Protesters Demand Action In East Pittsburgh
Protesters gathered in East Pittsburgh Thursday afternoon, pressuring borough officials to take action and responsibility in the wake of the fatal shooting of 17-year-old Antwon Rose at the hands of one of its officers.
Participants were given programs with resources and an agenda for police reforms. Demonstrators asked East Pittsburgh officials to change their hiring policy for police, which they say allowed Michael Rosfeld to become an officer in their borough, despite accounts that he had a history of aggression.
East Pittsburgh officials have remained mostly quiet since Rose's death, aside from releasing a statement Thursday, two days after the shooting. It offers condolences and says, in part, "This is a very stressful time for our community. We are seeking truth and answers but the process takes time."
The Pittsburgh Tribune-Review was unable to get a hold of East Pittsburgh Mayor Louis Payne, police chief Lori Fruncek or council president Dennis Simon for a story Wednesday. Organizer Fawn Walker-Montgomery said she's troubled by the government's lack of transparency.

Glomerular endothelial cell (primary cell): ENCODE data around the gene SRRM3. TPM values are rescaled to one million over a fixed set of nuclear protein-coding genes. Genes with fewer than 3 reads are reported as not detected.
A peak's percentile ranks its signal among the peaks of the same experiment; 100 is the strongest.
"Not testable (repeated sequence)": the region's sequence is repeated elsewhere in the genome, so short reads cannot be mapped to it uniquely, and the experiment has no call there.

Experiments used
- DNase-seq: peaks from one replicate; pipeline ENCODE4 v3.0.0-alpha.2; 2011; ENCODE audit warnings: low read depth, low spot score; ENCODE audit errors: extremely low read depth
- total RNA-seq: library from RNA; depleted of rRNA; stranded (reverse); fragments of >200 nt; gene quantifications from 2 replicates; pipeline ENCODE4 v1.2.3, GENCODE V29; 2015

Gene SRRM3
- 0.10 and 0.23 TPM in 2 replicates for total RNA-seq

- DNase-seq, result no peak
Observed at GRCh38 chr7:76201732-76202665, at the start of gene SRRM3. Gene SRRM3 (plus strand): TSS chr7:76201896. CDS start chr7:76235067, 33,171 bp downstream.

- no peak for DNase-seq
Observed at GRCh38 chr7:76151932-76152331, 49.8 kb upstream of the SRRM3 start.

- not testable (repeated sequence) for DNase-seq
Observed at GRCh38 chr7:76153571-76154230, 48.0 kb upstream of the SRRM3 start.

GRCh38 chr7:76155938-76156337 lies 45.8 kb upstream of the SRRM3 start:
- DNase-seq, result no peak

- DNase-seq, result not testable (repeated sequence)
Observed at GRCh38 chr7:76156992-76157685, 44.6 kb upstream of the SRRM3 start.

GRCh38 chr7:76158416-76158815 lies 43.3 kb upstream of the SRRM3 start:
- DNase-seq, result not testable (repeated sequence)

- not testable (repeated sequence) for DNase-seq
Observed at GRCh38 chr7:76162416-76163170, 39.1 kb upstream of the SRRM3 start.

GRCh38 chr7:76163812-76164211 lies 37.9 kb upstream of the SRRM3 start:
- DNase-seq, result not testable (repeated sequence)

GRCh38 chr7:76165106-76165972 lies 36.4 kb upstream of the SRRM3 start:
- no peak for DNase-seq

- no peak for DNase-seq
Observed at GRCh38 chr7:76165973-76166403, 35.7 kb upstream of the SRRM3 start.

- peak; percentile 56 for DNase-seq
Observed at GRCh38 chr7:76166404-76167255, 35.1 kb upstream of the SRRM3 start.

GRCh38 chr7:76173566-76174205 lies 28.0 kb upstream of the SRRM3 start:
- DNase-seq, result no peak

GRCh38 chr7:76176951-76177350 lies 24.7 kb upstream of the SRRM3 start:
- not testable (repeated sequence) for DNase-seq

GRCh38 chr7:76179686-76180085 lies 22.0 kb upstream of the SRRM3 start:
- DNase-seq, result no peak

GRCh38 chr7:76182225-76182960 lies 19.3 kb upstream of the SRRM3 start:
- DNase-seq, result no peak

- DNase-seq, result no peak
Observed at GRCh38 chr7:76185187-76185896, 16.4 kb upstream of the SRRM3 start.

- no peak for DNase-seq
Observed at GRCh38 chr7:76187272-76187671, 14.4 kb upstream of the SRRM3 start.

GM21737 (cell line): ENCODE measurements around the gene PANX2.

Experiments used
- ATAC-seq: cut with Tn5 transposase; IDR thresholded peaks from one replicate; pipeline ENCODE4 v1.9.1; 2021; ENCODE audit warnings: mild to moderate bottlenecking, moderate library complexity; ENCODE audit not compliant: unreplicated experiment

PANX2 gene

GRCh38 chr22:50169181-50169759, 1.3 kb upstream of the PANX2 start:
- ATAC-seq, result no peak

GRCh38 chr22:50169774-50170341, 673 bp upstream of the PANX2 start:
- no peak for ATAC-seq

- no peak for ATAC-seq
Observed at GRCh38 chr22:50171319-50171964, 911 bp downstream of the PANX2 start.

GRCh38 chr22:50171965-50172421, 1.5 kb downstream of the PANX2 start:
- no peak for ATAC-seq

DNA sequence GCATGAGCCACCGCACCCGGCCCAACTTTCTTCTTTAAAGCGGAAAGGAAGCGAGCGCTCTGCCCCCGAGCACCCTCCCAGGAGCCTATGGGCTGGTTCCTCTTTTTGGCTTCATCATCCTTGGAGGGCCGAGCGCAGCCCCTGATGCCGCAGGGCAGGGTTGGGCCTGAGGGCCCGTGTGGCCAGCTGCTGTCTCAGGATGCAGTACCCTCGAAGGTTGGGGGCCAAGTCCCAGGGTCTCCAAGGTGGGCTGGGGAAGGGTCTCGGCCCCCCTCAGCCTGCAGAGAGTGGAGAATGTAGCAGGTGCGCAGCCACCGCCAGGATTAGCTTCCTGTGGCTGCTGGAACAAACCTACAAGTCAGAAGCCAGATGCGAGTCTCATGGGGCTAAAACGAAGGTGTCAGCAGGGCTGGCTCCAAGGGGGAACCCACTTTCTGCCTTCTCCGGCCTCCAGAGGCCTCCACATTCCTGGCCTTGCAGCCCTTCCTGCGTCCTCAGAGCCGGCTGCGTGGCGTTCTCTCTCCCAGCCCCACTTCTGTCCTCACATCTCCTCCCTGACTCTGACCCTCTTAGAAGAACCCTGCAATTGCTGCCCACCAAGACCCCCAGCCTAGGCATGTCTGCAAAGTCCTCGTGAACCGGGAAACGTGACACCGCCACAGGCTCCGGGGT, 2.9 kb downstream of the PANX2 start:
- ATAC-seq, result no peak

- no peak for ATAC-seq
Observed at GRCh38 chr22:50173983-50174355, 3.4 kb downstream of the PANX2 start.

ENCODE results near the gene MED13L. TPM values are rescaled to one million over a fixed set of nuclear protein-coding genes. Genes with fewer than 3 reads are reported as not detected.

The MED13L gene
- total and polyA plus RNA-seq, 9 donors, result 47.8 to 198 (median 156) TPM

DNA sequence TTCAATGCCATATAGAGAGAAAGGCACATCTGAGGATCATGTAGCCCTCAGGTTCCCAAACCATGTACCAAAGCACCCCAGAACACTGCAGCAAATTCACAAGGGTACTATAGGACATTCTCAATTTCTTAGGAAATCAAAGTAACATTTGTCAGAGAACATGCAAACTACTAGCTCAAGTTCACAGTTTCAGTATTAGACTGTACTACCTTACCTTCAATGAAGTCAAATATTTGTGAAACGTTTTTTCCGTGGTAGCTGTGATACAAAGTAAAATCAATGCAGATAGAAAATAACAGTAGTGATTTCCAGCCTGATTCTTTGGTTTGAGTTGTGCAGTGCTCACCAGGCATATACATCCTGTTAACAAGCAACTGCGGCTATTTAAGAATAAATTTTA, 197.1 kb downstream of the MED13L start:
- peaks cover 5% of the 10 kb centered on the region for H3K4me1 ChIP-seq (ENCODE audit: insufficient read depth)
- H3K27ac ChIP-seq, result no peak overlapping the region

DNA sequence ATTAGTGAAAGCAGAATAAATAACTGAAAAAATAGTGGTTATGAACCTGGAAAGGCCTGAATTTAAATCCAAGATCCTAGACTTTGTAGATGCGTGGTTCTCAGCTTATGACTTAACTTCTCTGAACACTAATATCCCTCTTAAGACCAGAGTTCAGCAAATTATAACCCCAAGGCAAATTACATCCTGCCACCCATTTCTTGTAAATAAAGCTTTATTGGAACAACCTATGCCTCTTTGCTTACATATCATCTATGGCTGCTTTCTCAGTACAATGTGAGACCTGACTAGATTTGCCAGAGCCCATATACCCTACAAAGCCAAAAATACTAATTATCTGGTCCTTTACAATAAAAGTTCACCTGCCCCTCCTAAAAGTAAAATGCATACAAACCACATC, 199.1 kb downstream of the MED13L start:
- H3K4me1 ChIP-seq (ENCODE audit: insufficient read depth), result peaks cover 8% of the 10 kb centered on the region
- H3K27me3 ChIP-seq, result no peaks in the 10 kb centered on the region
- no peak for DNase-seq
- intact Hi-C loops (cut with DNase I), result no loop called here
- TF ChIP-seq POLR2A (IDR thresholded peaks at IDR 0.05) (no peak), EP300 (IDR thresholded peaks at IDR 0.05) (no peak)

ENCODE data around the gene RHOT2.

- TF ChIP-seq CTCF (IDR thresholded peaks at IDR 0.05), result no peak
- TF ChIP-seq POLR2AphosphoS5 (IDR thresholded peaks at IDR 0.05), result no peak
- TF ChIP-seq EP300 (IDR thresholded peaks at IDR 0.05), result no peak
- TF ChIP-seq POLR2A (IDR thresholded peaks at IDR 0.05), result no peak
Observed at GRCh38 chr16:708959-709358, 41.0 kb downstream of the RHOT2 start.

"I mean, it's like they're ignoring us," Walker-Montgomery said. "So that's why we figured we'd come down here today."
Rosfeld, the officer who shot Rose, was charged with criminal homicide Wednesday. Protesters called for a conviction for Rosfeld and for Judge Regis Welsh to rescind Rosfeld’s $250,000 unsecured bond. That bothers activist Rose Price, who said it’s wrong that the officer is released considering he shot and killed Antwon Rose.
"When his birthday, Christmas come...they gotta go see him at the cemetery, but [Rosfeld] gets to sit home with [his] family," Price said. "Right is right and wrong is wrong, I feel like he should be behind bars."
The protesters first gathered outside of the East Pittsburgh municipal building, then the group of about 75-100 marched down Electric Avenue. Allegheny County police escorted the group and blocked off traffic as they moved.
At the rally, Duquesne mayor Nickole Nesby, who worked with Rose on several volunteer projects said, “He was bright and charismatic.”
Rose's death has sparked days of protests, shutting down traffic on major highways and intersections. Protesters have been calling for justice and criticizing Allegheny County District Attorney Stephen Zappala.
*This post was updated at 8:17 p.m. June 28, 2018 to include comments from organizers.